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MSU board refers trustees Vassar and Denno to governor to consider removal, censures trustee Scott

March 3, 2024
The Board of Trustees during a meeting in the Hannah Administration Building on Oct. 27, 2023.
The Board of Trustees during a meeting in the Hannah Administration Building on Oct. 27, 2023.

Michigan State University’s Board of Trustees voted to refer board chair Rema Vassar and trustee Dennis Denno to the governor to consider their removal at a special meeting late Sunday evening, hours after Vassar announced her resignation from her position as board chair. 

They also voted to strip both Denno and Vassar of their duties on the board. 

Vassar was removed as liaison to the MSU and Henry Ford Health steering committee and was suspended from all other current and future appointments of this board. Denno was removed as chair of Academic affairs. 

The votes regarding corrective action for Vassar and Denno were separate, but both passed in a split 6-2 vote. Trustees Dianne Byrum, Renee Knake-Jefferson, Dan Kelly, Sandy Pierce, Brianna Scott and Kelly Tebay voted to approve both motions, with Denno and Vassar against them.

The motion also officially accepted Vassar’s resignation. Kelly will now be board chair and Tebay vice-chair.

The decision comes after the release of a 63-page investigation into allegations of board impropriety on Wednesday.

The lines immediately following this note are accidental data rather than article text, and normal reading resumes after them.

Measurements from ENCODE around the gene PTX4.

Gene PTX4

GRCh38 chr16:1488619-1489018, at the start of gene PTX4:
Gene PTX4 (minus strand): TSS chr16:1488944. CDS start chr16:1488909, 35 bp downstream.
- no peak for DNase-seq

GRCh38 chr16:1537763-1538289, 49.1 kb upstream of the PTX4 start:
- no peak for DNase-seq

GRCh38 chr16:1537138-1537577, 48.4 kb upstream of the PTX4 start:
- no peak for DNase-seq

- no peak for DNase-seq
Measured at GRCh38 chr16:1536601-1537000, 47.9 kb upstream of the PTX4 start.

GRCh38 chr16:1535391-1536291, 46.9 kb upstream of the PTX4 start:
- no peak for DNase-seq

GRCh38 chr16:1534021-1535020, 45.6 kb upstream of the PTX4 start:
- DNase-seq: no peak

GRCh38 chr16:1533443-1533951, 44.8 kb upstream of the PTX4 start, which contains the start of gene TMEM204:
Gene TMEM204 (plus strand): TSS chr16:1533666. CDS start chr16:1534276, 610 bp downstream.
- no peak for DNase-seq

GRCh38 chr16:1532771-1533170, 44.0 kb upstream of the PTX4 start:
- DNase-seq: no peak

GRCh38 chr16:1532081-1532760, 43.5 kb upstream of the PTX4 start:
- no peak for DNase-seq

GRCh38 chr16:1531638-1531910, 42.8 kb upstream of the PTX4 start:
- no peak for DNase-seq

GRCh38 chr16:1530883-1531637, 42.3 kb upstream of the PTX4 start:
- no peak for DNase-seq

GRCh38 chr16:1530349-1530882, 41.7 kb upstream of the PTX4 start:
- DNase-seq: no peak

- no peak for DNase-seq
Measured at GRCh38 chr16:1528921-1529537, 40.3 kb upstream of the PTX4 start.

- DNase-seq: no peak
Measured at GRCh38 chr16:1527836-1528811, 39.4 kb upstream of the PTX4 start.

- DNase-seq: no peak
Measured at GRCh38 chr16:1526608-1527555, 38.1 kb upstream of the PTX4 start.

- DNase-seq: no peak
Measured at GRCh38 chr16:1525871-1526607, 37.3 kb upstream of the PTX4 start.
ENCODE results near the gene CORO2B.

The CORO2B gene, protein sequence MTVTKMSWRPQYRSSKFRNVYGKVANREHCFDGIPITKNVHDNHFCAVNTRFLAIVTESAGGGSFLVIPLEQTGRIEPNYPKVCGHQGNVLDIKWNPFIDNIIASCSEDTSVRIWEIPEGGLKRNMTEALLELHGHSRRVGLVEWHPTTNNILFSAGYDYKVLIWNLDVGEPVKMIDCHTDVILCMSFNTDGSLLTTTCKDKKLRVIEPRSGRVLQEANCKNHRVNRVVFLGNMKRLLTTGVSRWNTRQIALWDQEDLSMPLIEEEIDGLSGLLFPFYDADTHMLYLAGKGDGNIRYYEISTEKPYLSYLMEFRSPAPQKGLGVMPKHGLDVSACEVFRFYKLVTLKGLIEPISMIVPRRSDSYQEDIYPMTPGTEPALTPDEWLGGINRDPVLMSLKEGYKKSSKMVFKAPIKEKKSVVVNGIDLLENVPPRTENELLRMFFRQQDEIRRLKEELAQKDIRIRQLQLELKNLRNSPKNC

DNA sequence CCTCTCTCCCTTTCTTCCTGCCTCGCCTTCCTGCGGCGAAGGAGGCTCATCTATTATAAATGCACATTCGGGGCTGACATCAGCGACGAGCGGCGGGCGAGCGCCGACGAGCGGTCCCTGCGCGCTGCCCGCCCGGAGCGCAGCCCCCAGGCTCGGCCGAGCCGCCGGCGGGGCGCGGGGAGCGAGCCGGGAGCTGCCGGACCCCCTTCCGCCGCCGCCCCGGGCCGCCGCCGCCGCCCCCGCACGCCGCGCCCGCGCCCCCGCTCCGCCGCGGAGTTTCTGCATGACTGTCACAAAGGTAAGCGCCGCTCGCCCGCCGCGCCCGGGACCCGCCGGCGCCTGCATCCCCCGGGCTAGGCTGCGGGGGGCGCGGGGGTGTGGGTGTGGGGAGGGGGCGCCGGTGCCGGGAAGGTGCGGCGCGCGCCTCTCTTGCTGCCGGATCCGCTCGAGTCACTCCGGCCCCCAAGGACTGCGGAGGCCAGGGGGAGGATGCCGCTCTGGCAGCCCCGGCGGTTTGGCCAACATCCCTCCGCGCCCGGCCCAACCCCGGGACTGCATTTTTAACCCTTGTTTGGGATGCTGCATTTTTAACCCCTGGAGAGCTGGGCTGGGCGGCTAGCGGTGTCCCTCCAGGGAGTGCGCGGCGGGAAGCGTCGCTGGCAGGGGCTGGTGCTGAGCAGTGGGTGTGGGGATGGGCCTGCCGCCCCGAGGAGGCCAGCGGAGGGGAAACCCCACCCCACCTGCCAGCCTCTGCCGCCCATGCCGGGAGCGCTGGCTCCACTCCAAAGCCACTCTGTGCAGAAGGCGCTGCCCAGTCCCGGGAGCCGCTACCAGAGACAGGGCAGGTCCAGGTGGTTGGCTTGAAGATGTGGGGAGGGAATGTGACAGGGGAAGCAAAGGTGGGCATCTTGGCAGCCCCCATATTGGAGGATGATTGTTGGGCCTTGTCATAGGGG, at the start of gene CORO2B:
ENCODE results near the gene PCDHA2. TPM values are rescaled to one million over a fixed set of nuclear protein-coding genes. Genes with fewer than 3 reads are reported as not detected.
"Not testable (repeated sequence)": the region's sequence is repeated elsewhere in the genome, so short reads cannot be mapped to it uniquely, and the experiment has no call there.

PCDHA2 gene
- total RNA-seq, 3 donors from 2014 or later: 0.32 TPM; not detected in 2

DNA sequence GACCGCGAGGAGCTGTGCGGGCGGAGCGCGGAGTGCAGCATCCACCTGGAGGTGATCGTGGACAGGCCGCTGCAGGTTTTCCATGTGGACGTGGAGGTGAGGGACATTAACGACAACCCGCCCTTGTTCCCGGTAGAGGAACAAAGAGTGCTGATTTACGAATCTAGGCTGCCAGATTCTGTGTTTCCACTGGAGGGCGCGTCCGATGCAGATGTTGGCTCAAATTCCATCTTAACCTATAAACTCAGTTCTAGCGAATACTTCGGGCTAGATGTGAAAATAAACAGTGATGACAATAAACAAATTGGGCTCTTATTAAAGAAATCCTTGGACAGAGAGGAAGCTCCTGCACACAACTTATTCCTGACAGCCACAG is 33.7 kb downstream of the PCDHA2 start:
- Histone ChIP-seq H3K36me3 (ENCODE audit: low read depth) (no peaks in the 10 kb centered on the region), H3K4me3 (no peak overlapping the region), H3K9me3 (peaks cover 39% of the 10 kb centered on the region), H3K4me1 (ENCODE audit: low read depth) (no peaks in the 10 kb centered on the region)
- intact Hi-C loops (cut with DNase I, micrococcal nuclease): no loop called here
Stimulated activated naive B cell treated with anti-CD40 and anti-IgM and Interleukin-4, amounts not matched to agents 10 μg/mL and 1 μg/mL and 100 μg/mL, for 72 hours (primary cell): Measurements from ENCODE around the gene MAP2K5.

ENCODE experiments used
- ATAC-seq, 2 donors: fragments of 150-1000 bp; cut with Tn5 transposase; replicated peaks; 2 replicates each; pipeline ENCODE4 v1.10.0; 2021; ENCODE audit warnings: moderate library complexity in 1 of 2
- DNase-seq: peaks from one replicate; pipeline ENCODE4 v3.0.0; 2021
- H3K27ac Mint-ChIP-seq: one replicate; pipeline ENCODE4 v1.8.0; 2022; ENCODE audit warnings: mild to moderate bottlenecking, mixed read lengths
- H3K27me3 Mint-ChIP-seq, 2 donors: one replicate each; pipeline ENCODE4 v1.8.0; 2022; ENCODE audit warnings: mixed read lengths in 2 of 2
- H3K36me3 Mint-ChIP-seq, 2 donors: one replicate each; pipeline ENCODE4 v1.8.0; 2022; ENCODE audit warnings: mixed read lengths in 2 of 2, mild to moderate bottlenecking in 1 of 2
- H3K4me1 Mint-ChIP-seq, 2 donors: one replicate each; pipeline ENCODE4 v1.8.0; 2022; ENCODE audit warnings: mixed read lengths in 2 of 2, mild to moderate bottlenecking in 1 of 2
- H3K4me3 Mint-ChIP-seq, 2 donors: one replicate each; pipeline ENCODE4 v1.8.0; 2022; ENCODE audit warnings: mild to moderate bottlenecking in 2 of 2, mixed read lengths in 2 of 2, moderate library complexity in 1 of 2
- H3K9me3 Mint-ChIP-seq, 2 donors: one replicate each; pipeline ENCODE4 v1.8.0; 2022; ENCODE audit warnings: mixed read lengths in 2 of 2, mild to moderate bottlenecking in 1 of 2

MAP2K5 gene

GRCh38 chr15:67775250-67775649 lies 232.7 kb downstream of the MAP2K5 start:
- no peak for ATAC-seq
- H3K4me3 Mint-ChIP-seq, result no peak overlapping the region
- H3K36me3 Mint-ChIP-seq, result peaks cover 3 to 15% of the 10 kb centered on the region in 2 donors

It found that Vassar and Denno violated board bylaws and code of ethics by interfering in university investigations and affairs and using students to orchestrate “attacks” on colleagues, among other things.

“Despite my good intentions, I have had many missteps as we all do,” Vassar said. “I'm committed to doing what's necessary to improve my performance. And I know we all want to do better as a board in the future."

The board also voted to censure trustee Brianna Scott for publicizing the allegations against Vassar that prompted the investigation, an action which the report recommended. 

All trustees voted in favor of Scott's censure, with the exception of Vassar, who voted against. 

Scott said she was disappointed that she was being censured for “showcas(ing) dysfunction and some improprieties” in the board, and that she didn't "know what type of precedent we're setting."

“It's hurtful to me that my legacy will be that I was censured as a trustee for doing what I felt had to be done under the circumstances,” she said. 

Trustee Dianne Byrum commended Scott for bringing the allegations to the public’s attention. 

“I know that coming forward was a very courageous act, to put your accusations on paper in a letter,” she said. “And the findings have resulted in the action today, and I know that that was at a lot of a personal cost to you and I want to let you know that I appreciate it.”

Another resolution proposed professional development for the Board of Trustees given the report’s finding that trustees violated board bylaws and the code of ethics. 

It passed with the support of all trustees, except Vassar, who abstained. 

Vassar and Denno’s actions have “created fissures that have weakened the governance structure of the University and encouraged and created openings for members of the MSU community to also circumvent the Administration and reporting protocols, by leveraging individual Board members to act on their behalf,” according to the report.